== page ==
Any advice for foster parents? To be or not to be


#1

My husband and I are looking into being foster parents.
Our kids are adults now and we both feel that this is a way we can give back to the community as well as perform some spiritual and corporal works of mercy. We both have our faults and failings …our strengths and weaknesses…
Any advice or experience out there to help us in our decision?


#2

My husband and I have been foster parents and will soon be signing up again to become foster parents (we moved to a different state.) I should preface this with the fact that our intention was to adopt, not to foster parent and return, and that we both are people who strongly believe in personal responsibility and there is a difference between right and wrong and that hurting children always falls on the side of wrong. That being said, we have an innate tendency to dislike the actions of bio-parents who have reached a threshold which necessitated the removal of their children, and find it hard to separate the past actions of the bio-parents from their potential to be good parents in the future.

The foster care system itself stinks. The people we worked with, in general, were barely competent, from the social workers at the state to the people who transported our foster care baby to her visits. They intend to put the interests of the children first but our experience was that the children’s needs are put last and the state was innordinately lax in caring for our foster baby. It took 3 months to get her medicare card, 4 months to get reimbursed for her care, 2 months for anyone to come to our house to make sure we weren’t hurting her (obviously we weren’t, but other foster parents might not have been so dutiful), but… only a month of employment by ONE of her parents, 6 months of sobriety and 2 weeks of living together after 10 years of addiction, 11 other children by the one or the other of the two parents being taken away, 6 or 7 felonies and multiple instances of domestic violence including causing premature birth and strangulation between the two of them to put the baby and her brother back in their care.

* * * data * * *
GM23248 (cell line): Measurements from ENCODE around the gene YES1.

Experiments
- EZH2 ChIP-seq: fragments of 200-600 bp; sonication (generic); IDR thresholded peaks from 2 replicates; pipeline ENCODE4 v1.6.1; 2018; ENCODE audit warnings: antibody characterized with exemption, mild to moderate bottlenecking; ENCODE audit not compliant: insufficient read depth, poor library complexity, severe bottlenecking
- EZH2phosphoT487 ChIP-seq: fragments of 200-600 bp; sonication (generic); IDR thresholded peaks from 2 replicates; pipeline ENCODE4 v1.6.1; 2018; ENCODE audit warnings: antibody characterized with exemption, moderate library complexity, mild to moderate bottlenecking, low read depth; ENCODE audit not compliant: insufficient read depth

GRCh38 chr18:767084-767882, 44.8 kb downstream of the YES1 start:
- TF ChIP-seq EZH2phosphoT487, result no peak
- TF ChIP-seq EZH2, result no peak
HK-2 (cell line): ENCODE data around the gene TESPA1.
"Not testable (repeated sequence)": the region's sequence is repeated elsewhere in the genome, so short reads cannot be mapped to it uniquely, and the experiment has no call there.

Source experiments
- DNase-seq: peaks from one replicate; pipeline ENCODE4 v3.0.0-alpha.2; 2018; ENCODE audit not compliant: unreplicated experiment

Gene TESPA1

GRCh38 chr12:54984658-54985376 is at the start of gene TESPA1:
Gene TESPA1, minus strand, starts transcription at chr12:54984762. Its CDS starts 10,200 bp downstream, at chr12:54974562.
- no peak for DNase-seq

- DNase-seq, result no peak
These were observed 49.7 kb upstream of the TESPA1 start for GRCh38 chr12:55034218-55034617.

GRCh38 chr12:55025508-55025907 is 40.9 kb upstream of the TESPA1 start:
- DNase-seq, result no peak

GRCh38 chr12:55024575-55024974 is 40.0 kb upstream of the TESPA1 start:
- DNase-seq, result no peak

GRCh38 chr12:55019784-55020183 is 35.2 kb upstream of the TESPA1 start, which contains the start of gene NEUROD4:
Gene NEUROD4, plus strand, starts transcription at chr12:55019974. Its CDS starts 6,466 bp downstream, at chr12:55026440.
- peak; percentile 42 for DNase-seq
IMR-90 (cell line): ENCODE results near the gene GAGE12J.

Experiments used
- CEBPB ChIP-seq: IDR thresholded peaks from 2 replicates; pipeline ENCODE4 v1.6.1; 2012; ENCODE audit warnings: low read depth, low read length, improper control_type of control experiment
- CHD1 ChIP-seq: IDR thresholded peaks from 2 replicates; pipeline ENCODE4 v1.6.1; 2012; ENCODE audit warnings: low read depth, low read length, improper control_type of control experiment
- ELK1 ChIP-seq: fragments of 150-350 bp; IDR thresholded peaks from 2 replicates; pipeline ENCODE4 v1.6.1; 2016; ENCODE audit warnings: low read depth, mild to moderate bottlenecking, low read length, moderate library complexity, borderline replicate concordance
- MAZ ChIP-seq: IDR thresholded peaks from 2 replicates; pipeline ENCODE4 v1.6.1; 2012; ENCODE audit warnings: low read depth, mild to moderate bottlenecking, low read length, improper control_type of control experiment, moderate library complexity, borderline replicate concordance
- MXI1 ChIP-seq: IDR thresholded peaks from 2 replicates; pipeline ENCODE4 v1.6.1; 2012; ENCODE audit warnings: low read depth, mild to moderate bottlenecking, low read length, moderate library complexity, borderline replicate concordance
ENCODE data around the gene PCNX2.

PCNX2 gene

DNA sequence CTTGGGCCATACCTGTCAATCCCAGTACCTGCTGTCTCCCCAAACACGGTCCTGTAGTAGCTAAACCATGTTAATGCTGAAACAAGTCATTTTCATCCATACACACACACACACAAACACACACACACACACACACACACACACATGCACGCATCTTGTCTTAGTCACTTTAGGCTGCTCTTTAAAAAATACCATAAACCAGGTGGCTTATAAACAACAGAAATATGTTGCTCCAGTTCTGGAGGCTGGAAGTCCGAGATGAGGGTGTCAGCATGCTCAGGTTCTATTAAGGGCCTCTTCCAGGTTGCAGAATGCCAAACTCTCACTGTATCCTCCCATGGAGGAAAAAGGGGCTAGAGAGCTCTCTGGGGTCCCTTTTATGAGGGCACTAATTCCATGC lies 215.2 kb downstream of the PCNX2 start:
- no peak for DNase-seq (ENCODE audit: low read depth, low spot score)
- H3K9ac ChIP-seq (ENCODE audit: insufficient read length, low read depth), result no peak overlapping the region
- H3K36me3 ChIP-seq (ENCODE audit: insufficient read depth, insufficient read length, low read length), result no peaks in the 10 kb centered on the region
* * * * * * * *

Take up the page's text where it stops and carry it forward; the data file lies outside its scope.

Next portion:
We still want to be foster parents again. Why? Because we love children and it isn’t their fault that the state and their bio-parents are screwed up. If we can give them 1 month or 18 years of stability, it may be the best experience from which they can make decisions in the future. In our case, we gave an infant 7 months of care and love, and when she left us she had no attachment disorder and was a happy healthy person with an expectation that the world was a good place and that she was loved.


#3

Thanks for the info…we are working with a group that calls itself Christian Care Communities…not so bad as working directly with the state…at least they make no bones about the need for God in our lives…I have been involved with daycare for over thirteen years…I agree that the system often “stinks” and that it is not always about the kids safety…

I still need more info…positives verses negatives


#4

Hi,